|Ron Colvin||14/07/2017 21:48:02|
|52 forum posts|
Apart from etching glass, what other uses would a model engineer have for hydrofluoric acid?. Nasty stuff.
2050 forum posts
I've never used sulphuric for pickling before but I have used citric acid to do the same, it seems to work fine if you don't mind a little bit of elbow grease to shift the stubborn stuff. Using Warm water seems to help a bit
I agree that with the internet they can trace who bought what and this makes it very easy to get a prosecution.
People really aren't aware of how much they are spied on and they can piece together a trail of everything you've done if they put their mind to it. They don't advertise this fact of course because otherwise people would seek to avoid it.
According to my councils' own website, you can in law legally request all the information they have collected about you, but it takes 40 days, you've got to pay £90 and anything they'd rather you didn't see they'll keep from you anyway.
But as the old saying goes, if you haven't done anything wrong then you haven't got much to worry about.
Edited By Michael-w on 14/07/2017 22:14:56
|Bodgit Fixit and Run||14/07/2017 22:30:59|
|90 forum posts|
As an apprentice many years ago. I heard of someone who had a pin hole in a glove and after working with a vat of hydrofluoric had not used a proper hook so consequently got the stuff all over the glove. When they took it off away came all the skin as well. They subsequently lost the hand. really not nice stuff.
468 forum posts
Changing the law will not stop people maiming each other. They will just find an alternative. As a country we have a habit of making laws that do not effect the problem that they are intended for!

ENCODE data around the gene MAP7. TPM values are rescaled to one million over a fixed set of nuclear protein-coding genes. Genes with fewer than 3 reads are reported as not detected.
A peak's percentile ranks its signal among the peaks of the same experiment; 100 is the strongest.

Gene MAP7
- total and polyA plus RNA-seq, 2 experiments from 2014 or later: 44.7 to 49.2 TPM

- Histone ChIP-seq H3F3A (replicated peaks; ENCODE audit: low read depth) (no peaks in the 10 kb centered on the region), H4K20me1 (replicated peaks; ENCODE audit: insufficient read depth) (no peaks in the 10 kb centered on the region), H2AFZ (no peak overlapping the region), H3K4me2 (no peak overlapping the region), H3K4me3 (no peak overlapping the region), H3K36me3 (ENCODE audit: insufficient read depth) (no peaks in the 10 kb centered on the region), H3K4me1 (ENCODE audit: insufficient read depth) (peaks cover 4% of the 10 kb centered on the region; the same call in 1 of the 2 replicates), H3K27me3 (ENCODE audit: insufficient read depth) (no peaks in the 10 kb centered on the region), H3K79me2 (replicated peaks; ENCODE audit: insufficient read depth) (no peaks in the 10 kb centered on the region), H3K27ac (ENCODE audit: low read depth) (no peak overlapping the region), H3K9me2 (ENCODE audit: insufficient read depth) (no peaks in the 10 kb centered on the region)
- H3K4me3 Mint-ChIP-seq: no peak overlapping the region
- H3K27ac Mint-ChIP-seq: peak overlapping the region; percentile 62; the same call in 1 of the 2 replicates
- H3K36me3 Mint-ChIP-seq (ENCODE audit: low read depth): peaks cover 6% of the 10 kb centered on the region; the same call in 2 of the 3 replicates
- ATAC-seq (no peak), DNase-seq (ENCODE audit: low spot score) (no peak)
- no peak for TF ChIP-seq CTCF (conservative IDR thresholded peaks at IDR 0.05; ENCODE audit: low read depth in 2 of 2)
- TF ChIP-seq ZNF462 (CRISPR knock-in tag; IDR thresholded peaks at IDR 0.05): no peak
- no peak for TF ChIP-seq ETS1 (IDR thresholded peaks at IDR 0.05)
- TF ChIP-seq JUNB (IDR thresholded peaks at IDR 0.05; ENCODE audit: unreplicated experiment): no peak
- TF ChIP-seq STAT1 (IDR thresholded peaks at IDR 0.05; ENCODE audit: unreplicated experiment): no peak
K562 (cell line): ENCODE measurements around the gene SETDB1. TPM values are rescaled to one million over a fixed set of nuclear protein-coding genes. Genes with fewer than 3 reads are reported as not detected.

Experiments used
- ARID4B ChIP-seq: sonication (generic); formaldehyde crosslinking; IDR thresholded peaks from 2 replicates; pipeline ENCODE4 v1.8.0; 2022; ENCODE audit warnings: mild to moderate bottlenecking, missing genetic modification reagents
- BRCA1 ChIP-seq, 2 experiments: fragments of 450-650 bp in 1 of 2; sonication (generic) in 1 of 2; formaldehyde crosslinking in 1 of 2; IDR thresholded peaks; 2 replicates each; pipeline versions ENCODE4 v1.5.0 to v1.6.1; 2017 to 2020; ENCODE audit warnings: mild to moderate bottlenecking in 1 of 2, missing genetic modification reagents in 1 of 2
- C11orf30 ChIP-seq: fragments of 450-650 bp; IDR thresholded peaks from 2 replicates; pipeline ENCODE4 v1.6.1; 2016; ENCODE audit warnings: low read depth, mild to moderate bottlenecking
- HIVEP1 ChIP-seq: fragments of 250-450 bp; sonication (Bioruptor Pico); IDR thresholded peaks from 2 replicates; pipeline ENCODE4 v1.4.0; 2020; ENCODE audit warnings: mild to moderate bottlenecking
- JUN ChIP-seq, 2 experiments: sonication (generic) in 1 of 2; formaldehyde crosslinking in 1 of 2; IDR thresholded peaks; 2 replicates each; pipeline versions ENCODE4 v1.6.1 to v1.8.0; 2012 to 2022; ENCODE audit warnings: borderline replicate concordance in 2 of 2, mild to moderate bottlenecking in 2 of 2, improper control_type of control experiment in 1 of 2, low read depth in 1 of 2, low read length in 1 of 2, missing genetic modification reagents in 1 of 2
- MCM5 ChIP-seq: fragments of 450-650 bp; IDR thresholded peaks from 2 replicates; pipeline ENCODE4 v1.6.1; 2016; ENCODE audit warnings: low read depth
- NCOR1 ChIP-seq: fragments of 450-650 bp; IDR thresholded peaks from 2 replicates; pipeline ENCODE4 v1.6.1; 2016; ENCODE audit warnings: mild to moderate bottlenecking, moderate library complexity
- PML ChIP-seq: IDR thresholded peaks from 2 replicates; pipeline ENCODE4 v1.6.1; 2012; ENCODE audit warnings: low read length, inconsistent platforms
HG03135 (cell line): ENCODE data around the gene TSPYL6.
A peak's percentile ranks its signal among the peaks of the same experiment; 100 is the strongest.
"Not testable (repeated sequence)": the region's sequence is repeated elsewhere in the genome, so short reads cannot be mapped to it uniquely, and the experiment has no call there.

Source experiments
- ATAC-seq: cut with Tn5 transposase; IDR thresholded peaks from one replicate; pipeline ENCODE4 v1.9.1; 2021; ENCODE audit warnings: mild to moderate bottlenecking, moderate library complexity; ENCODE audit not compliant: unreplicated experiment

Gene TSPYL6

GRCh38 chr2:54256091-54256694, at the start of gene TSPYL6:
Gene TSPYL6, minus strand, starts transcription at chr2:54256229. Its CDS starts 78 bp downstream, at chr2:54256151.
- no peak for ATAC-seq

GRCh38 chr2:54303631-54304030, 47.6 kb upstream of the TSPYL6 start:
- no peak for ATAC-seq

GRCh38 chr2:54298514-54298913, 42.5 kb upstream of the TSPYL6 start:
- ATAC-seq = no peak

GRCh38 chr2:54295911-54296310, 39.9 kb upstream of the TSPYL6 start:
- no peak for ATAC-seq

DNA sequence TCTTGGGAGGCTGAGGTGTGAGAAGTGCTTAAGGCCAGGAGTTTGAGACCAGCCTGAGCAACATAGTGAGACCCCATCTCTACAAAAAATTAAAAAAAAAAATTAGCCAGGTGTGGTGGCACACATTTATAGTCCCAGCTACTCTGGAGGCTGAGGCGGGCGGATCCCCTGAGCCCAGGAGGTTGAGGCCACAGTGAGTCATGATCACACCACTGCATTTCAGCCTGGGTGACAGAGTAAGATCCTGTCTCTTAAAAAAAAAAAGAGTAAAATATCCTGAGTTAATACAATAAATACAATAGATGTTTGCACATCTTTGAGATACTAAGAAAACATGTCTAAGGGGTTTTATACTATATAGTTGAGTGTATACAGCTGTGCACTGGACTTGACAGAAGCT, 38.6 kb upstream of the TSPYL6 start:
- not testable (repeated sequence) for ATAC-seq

|400 forum posts|
Agreed! At work we use HF acid for etching aluminium after honing - HF eats away any embedded particles from the honing blocks - it's all corrosion prevention. But that said, only appropriately trained people are allowed to use it, not any PPE is suitable for protection against HF acid. Also we have an antidote kit to go with it which should be given to paramedics in case of contamination. The scary thing about it is that it is it's effects are not immediate, it is absorbed through the skin and hours later the effects start manifesting...
I would definitely not use it at home!
|81 forum posts|
Hydrofluoric acid is also used for post welding treatment of stainless steel to prevent rusting. It is supplied in a suitably dilute format by major welding equipment suppliers. I have purchased and used it at home for this purpose.
However I am also trained and experienced in the use of very nasty chemicals and only use it with the greatest of care irrespective of the concentration.
My dear old mum also used to use it in very small quantities for glass etching.
Anyone thinking of using it at any concentration should read up on the proper handing of HF and have an adequate supply of water and the neutralising agent, calcium gluconate, on hand before starting.